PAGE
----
Friday, September 7, 2012
SYLCOR WESTERN OFFICE 4
SYLCOR WESTERN OFFICE 4: THE PRODUCTS AND THE PLAN
The story of Sylvania-Corning Nuclear's attempt to open a Western Region office, told though original papers and company documents. Make sure to check out the previous installments: Part 1 Part 2 Part 3
In our last installment, we showed Sylcor's developments in aluminum, plate type nuclear fuel elements. It is clear from the many varied papers in the Vadeboncoeur collection here at APR that Sylcor's management believed, at least through the 1950's, that this kind of fuel would be a major part of the early overall nuclear fuel business. A number of early test / research reactors used MTR type fuel elements, as they were then known, or close copies. Sylcor decided that its position in the business could be bolstered not by standing ready to manufacture any variant required of this type of element (whether the variations were size related or enrichment related) but rather by offering completely standardized fuel elements and assemblies.
The Sylcor Standard Fuel handbook shows four varieties of completely standardized fuel elements having been available; these are described by their Sylcor fuel element type numbers and basic characteristics and are in the order found in the handbook:
A-1091-C Ten curved plates per assembly
A-1891-C Eighteen curved plates per assembly
A-1091-F Ten flat plates per assembly
A-1891-F Eighteen flat plates per assembly
All elements were uranium-aluminum alloy encased in aluminum clad; enrichment of uranium for all was 90%.
All of the mechanical drawings in the Standard Fuel book are dated January, 1959 so we may assume that this program did not begin until roughly that date.
At this time (as we will see when we get back directly to Jim V's personal history) Sylcor was both doing business in these MTR type elements and other kinds of elements, as well as trying to get into all sorts of other materials businesses (beryllium for the nuclear weapons business seemed important, among many other things.) As time progressed, Sylcor further attempted to streamline the fuel cycle by providing an innovative arrangement for the time, considering the regulatory environment in which the AEC owned all special nuclear material, no matter where it was.
Sylcor added what it called its Package Plan to the Standard Fuel program; with the Package Plan, Sylcor obtained all the necessary permits from the AEC as well as the special nuclear materials, with the end user of the fuel elements only being required to obtain an AEC permit for the amount of special nuclear material to be contained in the sum total of supplied fuel elements. This may seem a bit vague in today's world - so let's read, from the Sylcor "Terms and Conditions of Sale / Background and Explanation" handbook, which contains both a full Sylcor blank contract and full explanation for each provision of the contract, the background information on the Package Plan:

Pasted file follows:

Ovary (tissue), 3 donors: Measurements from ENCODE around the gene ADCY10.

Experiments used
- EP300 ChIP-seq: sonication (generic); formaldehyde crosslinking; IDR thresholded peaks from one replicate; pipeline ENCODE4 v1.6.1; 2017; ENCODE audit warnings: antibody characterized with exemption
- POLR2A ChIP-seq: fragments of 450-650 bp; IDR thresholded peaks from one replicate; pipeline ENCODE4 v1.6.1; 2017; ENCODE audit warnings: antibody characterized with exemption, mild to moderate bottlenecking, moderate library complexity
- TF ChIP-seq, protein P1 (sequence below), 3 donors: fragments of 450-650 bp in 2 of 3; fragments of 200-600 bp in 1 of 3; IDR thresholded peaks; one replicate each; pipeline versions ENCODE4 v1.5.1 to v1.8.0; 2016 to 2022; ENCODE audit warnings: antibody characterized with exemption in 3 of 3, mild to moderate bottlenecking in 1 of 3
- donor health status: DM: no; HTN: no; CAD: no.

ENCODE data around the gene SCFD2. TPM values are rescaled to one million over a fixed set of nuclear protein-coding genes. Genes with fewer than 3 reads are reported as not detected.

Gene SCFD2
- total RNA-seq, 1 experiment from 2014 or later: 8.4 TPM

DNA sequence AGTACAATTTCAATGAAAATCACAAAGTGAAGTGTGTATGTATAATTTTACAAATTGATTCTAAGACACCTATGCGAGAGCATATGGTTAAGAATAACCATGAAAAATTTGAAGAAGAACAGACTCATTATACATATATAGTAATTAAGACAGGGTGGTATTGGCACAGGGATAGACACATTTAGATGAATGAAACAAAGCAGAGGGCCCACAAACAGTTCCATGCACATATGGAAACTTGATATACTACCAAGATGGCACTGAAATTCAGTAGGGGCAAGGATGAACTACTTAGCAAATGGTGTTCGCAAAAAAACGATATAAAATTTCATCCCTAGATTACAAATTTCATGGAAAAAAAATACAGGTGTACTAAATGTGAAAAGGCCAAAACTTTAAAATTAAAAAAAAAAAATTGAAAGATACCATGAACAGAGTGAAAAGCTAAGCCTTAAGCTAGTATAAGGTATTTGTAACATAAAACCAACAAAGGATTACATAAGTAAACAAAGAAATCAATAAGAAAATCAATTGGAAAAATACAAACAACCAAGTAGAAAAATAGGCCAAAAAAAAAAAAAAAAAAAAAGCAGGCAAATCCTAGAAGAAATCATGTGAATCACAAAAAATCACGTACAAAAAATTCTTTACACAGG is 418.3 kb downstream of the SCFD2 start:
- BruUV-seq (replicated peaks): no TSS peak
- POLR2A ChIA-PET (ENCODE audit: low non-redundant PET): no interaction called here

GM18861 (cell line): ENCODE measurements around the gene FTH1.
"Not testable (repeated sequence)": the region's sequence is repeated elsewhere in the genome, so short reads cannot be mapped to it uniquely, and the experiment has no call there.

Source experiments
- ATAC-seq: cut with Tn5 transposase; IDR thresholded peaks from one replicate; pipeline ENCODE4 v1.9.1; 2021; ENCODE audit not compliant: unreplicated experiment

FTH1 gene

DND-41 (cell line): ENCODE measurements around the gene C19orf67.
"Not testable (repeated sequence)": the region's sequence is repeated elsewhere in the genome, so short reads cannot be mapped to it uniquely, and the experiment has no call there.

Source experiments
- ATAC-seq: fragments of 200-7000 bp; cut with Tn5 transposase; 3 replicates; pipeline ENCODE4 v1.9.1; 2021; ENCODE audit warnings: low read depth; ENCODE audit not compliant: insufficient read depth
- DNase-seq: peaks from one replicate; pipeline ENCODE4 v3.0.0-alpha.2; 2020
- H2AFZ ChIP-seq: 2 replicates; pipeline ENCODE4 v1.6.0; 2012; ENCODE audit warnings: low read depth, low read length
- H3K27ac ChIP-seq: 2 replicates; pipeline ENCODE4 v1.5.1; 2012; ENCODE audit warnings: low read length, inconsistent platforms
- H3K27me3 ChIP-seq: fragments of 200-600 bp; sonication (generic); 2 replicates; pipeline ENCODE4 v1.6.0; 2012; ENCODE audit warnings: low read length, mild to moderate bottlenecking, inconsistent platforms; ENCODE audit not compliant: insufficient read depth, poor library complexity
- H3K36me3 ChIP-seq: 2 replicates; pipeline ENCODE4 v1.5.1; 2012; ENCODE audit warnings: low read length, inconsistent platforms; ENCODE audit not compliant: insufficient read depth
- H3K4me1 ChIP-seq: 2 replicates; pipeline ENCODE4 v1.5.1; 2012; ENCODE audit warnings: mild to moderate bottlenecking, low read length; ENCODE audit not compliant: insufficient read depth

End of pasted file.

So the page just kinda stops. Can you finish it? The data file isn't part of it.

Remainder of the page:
"Although the Atomic Energy Act of 1954 went a long way in promoting a climate for the development of private enterprise in the atomic energy field, the Act nevertheless maintained the requirements for detailed supervision and control by the Atomic Energy Commission over our industry. These controls and supervision are no less present with respect to the fabrication and supply of fuel elements than they are with respect to the operation of a nuclear reactor. Thus, for example, all special nuclear material (i.e., generally speaking, plutonium and enriched uranium) is owned by and must be obtained from the government. To receive and use this special nuclear material a license from the Atomic Energy Commission is required. In addition, an allocation must be obtained from the Commission for specified amounts of such material and undertakings must be entered into to accept financial responsibility for the material authorized to be received. Until very recently, it had been the custom in the industry, bred in part of necessity, for the customer to obtain all of the necessary allocations and materials for the fabrication of fuel elements. Assuming that the fuel element fabricator had obtained a material license from the Commission, he then fabricated fuel elements from the materials furnished by the purchaser pursuant to the purchaser's allocation. Frequently, the purchaser continued to be financially responsible, in whole or in part, for the fissionable materials including process losses, scrap recovery costs, use charges and overage requirements. This procedure obviously imposed many serious burdens on the purchaser and created major problems of timing and coordination both for the purchaser and the seller. In order to simplify the purchaser's problem and expedite the fabrication and supply of fuel elements, Sylcor has developed a package fuel plan under which we agree to take care of all of the necessary details, permits, allocations, licenses and to otherwise undertake all obligations relating to the fabrication and supply of fuel elements to a customer up to the time that the fuel element is delivered complete at the customer's door. Under this plan, we request only that you, our customer, obtain prior to delivery of the fuel elements an allocation to which any special nuclear material used in the fabrication of the fuel elements may be transferred at or prior to the time of their delivery to you. As of the time that this booklet was written, this condition appeared to be necessary to enable us to use our own allocation for other customers. If applicable regulations should be revised in this respect we will modify these provisions accordingly. In addition, of course, you are expected to obtain such permits and licenses as may be necessary for you to legally receive delivery of the fuel elements. We believe that you will agree that it is necessary that you also accept financial responsibility for special nuclear materials in the fuel elements once they have been delivered to you."